When you are called again, it will be to see a phlebotomist, who will draw blood for lab tests. You will be asked to wait a short period while the lab tests are completed, then your next stop is an exam room to talk with a doctor, who will have reviewed your lab tests and chart. The doctor will examine you and discuss your individual situation and your treatment options. Then, you and your doctor can decide on a specific treatment plan.

Prior to your first treatment appointment, don't break your normal routine.  It's all right to eat normally and take any other medicine you may already be taking. The procedure on arriving for first treatment is like your first visit. Once you've signed in at the reception desk, you will be called to go back to the chemo treatment room.

It may or may not be necessary to draw blood for more lab tests, and there will be a wait while the lab results are processed, for doctor approval and for the pharmacy to mix your medicine.

After a few visits, you'll soon learn that there is almost always some waiting involved, and for good reason. Each and every step of the process, from lab tests to custom mixing of each patient's individual medicine, is checked and checked again by doctors, pharmacists and certified nurses.

Once your medicine is mixed and triple-checked, a nurse will review it with you and provide detailed information on what to do during treatment and advise you of possible side effects.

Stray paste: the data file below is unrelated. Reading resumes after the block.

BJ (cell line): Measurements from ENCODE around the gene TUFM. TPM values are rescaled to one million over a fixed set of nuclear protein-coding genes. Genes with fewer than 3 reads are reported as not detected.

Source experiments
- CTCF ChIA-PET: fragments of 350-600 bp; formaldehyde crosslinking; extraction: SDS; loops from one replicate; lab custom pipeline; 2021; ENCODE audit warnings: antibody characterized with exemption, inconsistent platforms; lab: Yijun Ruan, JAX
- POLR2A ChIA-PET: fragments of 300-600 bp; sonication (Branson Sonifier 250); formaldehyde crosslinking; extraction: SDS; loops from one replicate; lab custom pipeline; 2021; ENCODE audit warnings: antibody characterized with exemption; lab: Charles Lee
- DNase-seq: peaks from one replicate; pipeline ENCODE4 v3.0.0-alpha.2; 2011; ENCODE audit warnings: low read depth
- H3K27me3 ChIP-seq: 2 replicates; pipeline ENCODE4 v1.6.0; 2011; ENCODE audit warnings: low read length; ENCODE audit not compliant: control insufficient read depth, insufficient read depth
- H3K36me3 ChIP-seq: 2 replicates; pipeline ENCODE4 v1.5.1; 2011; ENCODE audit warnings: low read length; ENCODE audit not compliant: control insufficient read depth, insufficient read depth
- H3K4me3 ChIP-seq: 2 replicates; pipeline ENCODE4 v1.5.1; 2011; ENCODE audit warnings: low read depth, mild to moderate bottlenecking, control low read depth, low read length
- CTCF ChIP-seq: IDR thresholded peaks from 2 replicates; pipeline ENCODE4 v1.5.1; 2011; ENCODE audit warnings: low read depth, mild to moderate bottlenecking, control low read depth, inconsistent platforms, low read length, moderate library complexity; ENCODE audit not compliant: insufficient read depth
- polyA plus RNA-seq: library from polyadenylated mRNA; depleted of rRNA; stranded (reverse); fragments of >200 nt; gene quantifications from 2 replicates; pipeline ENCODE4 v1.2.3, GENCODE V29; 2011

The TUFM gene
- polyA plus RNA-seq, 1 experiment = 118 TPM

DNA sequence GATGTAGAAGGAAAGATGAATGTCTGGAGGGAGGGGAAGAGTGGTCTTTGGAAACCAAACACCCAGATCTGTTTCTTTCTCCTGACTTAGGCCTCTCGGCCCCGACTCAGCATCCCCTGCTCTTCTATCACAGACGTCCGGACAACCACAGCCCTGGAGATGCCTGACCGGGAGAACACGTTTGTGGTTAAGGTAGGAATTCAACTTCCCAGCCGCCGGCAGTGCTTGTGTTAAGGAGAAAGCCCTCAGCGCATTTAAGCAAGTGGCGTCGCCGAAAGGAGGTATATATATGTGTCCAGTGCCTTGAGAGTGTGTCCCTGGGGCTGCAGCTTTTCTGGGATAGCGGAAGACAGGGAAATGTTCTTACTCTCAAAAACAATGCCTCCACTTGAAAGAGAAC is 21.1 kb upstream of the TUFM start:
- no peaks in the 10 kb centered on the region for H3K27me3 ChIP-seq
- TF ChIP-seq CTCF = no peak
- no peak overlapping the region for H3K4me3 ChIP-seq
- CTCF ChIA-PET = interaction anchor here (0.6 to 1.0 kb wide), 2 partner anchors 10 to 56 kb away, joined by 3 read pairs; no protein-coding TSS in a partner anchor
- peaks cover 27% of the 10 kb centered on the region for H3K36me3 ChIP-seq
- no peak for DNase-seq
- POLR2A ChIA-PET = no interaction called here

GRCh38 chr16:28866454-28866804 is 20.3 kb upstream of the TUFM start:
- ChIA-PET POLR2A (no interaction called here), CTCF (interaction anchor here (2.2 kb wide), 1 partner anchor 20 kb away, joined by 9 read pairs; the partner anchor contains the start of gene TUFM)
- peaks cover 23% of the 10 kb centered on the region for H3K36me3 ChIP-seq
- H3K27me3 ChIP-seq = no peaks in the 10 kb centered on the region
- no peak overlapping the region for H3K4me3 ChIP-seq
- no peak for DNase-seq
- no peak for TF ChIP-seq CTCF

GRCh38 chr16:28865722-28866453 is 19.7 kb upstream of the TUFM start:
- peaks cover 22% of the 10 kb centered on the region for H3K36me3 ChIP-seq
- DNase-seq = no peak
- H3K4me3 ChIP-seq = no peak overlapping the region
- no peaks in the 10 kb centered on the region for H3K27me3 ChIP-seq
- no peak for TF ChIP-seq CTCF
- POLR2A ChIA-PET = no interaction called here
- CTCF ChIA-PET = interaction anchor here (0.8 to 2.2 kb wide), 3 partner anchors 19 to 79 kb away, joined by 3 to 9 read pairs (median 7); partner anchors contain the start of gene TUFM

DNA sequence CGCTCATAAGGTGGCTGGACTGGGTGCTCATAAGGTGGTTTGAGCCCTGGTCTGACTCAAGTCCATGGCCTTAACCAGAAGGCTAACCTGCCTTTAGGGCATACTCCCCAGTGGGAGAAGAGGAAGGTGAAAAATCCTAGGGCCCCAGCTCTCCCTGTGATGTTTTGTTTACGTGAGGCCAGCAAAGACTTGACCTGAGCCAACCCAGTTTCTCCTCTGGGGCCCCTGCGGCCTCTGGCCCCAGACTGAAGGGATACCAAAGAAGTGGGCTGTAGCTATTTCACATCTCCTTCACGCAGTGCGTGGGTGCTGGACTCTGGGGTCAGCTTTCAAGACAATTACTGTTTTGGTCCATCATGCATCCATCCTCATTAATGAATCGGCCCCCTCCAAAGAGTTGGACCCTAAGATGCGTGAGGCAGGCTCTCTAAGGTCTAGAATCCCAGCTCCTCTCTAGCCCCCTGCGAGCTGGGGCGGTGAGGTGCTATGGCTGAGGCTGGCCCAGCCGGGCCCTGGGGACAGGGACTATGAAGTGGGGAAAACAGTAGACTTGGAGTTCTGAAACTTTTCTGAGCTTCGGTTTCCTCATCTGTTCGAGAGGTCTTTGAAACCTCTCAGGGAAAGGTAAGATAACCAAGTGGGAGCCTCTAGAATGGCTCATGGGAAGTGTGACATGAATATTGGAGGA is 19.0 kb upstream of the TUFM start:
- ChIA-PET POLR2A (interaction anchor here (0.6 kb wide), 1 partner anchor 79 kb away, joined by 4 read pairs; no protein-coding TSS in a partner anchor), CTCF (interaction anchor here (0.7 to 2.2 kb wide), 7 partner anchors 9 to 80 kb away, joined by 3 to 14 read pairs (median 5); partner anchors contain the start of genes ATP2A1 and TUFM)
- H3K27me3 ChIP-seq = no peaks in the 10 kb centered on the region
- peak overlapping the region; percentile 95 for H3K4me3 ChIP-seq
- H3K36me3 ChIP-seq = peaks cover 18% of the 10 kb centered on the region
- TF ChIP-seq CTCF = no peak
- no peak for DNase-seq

Here are some additional things to remember about chemotherapy treatment:

Have someone bring you for your first treatment appointment.

  • For all treatment appointments, you are encouraged to bring one additional adult caregiver or visitor with you each time you come. However, children are not permitted in the treatment areas.
  • In addition to cancer-fighting medicines, you may also receive intravenous fluids and anti-nausea medicine, which is very effective in minimizing side effects.
  • The treatment time can vary from 30 minutes to several hours.
  • Treatment can be daily, three times a week or as little as once a month.
  • The duration of treatment will vary according to the type of cancer and treatment goal.
  • The Cancer Center participates in clinical trials of new procedures and medicines and is one of the few hospitals offering stem cell transplant/high-dose chemotherapy.

You are never far from help when you need it, and you should never hesitate to ask. You will be provided a toll-free number you can call for assistance 24 hours a day. Even during off hours, the answering service can notify a doctor who is on call to address patient needs.

Diagnostic tests will constantly monitor your progress, and though your doctor and nurse will be very attentive to your needs, your input is important. They will provide a list of things to watch for and report. Do not ignore these. They are very important. When in doubt, call.

Likewise, if you have any questions about your condition or treatment, don't hesitate to ask. The only bad question is the one not asked. When questions occur to you away from the hospital, write them down to remind you to ask them later.

At the conclusion of your treatment, you will continue to see a doctor periodically. It's important to maintain these visits so we can monitor your condition.

For more information or to schedule an appointment, call 229-312-7124.